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Walk it Talk it: Meet me at the Tree of Heaven

Navya Nagpal, Collection map

For this online edition of Walk It Talk It, we take a walk inspired by the local maps created by students from First Year BA (Hons) Interior and Spatial Design at Camberwell College of Arts.

Click here to discover the all of the 61 maps, which have been collated into a digital publication. The maps have been grouped into eight sections: Food, Urban Communication, Local Stories, Sense of the City, Sustainability, Architecture, Health and Nature.

This edition of Walk it Talk it is presented by artist Laura Wilson who lives and works in the area, and features selected locations from the students maps, alongside two sites chosen and illustrated by Laura that relate to her own personal knowledge of the history of the area.

Please join us for an in person walk on Sunday 20th June at 2pm led by Laura Wilson. More information about the event and how to book is available here.


Discover illustrations of the chosen points of interest below and the accompanying histories.

Click here to find the route on Google Maps*, which includes the embedded illustrations and our insights.


* If using on your mobile, please copy the link into your mobile browser rather than opening directly into the app.

1. Ailanthus altissima / Tree of Heaven, South London Gallery, 65-67 Peckham Road

Many of the students made maps in response to the nature in the local area including mapping the green space, the number of London Plane Trees and even the location of moss growing on bricks. For this walk, I invite you to meet me at the Tree of Heaven, located outside the South London Gallery for 100 years, which died earlier this year.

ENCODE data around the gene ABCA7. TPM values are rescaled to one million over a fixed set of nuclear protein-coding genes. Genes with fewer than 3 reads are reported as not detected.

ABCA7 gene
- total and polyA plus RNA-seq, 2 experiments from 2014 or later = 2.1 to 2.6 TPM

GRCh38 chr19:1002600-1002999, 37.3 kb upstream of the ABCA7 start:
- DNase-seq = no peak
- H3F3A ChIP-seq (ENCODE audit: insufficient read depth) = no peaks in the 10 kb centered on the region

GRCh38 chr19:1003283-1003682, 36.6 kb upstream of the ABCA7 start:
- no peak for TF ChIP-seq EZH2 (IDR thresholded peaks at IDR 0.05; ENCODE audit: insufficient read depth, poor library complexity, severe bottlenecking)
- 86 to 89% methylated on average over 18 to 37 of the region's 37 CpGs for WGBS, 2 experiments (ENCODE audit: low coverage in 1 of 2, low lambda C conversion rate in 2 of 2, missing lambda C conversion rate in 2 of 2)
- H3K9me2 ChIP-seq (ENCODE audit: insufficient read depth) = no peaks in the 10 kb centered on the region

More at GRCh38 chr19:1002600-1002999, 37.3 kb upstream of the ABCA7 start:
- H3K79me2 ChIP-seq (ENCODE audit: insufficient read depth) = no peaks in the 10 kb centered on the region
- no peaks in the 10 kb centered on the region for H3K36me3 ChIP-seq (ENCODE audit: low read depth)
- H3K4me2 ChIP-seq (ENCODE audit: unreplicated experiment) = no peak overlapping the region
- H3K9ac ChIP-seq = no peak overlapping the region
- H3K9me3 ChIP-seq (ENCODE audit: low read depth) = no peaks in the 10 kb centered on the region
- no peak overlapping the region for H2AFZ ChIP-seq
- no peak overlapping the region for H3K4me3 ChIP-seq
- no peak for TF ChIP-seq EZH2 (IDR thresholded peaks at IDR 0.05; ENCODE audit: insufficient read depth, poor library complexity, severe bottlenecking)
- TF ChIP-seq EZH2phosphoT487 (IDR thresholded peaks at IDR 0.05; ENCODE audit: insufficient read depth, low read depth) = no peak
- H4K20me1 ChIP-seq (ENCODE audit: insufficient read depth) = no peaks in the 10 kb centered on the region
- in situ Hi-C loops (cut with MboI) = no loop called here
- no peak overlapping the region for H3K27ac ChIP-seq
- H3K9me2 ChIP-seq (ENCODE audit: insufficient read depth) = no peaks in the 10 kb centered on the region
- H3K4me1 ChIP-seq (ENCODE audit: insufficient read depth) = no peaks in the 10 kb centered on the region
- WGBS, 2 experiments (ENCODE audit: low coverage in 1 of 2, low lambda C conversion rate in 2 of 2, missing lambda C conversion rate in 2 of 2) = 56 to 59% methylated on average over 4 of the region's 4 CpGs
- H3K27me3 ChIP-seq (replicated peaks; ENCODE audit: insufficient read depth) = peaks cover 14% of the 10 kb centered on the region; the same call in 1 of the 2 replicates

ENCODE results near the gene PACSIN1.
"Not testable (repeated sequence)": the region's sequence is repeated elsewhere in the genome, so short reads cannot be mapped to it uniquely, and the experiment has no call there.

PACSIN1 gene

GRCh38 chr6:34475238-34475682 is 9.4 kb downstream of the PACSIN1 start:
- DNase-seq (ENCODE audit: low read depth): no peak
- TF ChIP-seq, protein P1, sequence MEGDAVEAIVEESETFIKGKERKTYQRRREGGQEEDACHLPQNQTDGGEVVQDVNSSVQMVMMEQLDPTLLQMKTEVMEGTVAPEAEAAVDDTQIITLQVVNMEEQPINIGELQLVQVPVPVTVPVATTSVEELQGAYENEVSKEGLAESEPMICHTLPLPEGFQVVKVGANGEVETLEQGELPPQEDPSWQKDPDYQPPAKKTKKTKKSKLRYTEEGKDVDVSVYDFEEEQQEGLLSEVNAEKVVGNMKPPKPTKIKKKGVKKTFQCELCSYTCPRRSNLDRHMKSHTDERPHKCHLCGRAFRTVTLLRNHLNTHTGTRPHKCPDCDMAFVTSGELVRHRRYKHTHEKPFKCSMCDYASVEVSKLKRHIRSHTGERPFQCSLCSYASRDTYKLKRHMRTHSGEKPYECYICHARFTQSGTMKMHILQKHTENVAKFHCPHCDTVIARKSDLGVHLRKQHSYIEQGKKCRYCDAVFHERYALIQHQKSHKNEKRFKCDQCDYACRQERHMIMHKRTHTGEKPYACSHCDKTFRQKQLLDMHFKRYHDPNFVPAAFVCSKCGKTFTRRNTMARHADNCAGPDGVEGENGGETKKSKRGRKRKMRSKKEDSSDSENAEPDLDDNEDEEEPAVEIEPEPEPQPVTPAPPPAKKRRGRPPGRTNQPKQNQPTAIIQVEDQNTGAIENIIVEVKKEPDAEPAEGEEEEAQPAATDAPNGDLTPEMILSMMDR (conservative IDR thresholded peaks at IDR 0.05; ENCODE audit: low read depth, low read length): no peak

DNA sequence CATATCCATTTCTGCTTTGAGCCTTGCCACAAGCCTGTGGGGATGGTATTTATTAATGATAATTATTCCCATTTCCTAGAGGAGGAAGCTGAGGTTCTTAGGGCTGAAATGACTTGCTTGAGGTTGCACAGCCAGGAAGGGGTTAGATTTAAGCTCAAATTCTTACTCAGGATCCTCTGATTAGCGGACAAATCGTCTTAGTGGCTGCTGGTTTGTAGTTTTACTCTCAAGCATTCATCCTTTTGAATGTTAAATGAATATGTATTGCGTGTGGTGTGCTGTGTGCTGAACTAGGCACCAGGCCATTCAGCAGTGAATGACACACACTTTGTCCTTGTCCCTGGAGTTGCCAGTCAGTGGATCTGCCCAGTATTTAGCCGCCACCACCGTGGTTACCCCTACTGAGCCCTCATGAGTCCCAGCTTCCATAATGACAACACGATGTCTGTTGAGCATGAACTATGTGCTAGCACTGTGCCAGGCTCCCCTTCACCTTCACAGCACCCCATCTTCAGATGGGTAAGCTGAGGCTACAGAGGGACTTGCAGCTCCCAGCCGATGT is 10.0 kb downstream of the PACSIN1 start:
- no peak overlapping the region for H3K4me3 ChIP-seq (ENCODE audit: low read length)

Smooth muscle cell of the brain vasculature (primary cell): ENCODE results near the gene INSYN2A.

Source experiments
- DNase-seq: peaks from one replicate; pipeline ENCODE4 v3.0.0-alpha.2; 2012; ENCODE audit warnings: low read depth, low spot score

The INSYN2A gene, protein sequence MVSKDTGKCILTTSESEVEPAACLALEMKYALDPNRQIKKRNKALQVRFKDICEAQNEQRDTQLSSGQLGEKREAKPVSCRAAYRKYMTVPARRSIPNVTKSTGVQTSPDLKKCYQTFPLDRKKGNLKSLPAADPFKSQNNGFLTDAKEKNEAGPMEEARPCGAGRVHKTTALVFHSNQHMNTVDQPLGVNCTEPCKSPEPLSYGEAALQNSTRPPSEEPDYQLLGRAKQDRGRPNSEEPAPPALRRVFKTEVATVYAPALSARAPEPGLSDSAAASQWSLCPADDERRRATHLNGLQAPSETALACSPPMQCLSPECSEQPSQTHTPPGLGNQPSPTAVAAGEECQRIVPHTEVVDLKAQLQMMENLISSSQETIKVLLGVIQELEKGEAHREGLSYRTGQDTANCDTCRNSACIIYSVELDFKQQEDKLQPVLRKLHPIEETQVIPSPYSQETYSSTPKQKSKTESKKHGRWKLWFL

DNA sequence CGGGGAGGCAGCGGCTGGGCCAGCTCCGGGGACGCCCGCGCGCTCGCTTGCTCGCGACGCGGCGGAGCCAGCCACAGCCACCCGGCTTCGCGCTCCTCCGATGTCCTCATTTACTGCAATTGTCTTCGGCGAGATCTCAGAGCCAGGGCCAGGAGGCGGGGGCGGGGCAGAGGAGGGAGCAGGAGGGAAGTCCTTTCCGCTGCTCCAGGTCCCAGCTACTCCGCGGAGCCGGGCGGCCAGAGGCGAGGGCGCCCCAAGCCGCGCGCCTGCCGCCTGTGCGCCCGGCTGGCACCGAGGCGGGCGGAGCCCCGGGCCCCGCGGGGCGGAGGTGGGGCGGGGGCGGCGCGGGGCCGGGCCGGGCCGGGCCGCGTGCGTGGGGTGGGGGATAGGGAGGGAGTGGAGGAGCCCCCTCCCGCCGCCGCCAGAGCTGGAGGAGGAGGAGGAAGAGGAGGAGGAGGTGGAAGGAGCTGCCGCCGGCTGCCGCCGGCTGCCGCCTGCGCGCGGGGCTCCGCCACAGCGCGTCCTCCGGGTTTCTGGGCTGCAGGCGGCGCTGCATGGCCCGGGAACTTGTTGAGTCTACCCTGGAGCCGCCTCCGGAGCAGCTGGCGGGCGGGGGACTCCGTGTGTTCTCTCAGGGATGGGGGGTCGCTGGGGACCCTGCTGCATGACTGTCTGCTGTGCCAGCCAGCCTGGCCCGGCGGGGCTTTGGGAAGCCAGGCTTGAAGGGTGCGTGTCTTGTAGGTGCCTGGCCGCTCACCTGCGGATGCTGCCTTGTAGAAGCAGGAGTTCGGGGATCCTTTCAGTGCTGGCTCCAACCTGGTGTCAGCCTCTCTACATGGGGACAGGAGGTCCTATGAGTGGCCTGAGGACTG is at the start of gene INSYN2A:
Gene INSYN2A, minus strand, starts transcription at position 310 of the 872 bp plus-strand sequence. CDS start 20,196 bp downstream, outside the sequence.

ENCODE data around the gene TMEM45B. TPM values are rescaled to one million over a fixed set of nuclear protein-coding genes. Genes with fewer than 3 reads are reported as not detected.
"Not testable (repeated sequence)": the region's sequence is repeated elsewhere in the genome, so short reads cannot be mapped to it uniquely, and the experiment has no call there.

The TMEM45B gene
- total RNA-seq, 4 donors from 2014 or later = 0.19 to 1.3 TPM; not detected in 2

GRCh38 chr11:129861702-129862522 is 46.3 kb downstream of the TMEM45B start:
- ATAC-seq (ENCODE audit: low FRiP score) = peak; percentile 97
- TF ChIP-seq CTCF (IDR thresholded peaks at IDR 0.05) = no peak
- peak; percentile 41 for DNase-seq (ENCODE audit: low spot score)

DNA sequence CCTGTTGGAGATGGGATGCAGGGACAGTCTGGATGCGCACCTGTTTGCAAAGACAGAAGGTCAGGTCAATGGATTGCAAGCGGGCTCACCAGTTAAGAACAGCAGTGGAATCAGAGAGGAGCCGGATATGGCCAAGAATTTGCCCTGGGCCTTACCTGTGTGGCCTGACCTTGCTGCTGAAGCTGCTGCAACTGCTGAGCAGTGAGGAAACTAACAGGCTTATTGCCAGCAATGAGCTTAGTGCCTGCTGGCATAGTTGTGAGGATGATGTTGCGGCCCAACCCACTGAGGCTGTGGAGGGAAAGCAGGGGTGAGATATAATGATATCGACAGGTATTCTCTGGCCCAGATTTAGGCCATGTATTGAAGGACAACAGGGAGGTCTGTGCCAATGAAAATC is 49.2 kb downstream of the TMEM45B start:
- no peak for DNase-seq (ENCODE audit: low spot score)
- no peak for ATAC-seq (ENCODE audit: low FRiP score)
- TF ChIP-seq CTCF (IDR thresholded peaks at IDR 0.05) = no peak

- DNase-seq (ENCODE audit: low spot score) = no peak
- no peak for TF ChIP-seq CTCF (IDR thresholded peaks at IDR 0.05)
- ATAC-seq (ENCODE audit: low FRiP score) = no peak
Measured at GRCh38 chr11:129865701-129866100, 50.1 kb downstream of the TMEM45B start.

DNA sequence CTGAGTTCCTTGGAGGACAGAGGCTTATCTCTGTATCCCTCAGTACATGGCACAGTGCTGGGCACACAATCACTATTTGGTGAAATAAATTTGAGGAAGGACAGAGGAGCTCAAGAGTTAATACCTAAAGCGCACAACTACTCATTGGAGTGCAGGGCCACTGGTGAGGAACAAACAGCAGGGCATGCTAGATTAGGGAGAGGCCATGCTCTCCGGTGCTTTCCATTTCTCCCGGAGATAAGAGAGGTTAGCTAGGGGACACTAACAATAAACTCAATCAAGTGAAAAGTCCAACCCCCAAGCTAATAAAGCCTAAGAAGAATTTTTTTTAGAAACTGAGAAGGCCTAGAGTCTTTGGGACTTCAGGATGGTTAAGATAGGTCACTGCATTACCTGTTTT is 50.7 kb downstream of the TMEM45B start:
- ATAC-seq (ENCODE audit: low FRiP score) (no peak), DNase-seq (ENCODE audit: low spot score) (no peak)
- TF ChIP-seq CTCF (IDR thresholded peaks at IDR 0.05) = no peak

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2. Colour and Pattern of Peckham Road

Harim Um created a map by extracting and collaging colours and patterns from key landmark buildings along Peckham Road. As you walk along, see if you can spot where these have been taken from.

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3. The Bridge to Nowhere, Burgess Park

Known locally as ‘The Bridge to Nowhere’, this bridge in Burgess Park is a relic from the now vanished Grand Surrey Canal. Building work for the canal started in 1801, with plans to link the fast-developing docks at Rotherhithe with Mitcham and Portsmouth. It opened as far as Camberwell Road in 1811, with two branches later reaching Croydon and Peckham. It formed a useful industrial artery for all kinds of goods and materials, finally closing in 1970.

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4. One walk in Peckham, 599 bins, Burgess Park

When you stop and look, you will see bins and refuse everywhere, student Laura Raus went for a walk and counted 599 bins on her walk from the Peckham Pelican to Peckham Rye station. For this map, the bins have been abstracted to colours and shapes, then organised in a linear manner like text, inspired by Massimo Vignelli’s minimalist subway maps.

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5. Beauty of Camberwell through the eyes of Camberwell Beauty, Wells Way Library and Baths / Lynn AC Boxing Gym, Wells Way

Navya Nagpal created a map looking at Camberwell through the eyes of the Camberwell Beauty, noting that many local places are named after the butterfly, such as Butterfly Walk.

The Camberwell Beauty is also known as the Mourning Cloak, and has one of the longest lifespans for any butterfly. On Wells Street, there is a tiled picture of the Camberwell Beauty placed on the side of the old baths after its removal from the top of Samuel Jones’ Factory following its demolition in 1982.

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6. Spice + flavour is the key to memory, The Bower Hut, Brunswick Gardens

Sophiyaa Pawar’s map is about the ingredients used in the local area in South and East Asian restaurants. The contrast of colours and textures represent the variety of foods and their complex flavours. Our walk ends in Brunswick Gardens, where you are invited to explore the park and perhaps get a coffee or cake from The Bower Hut.

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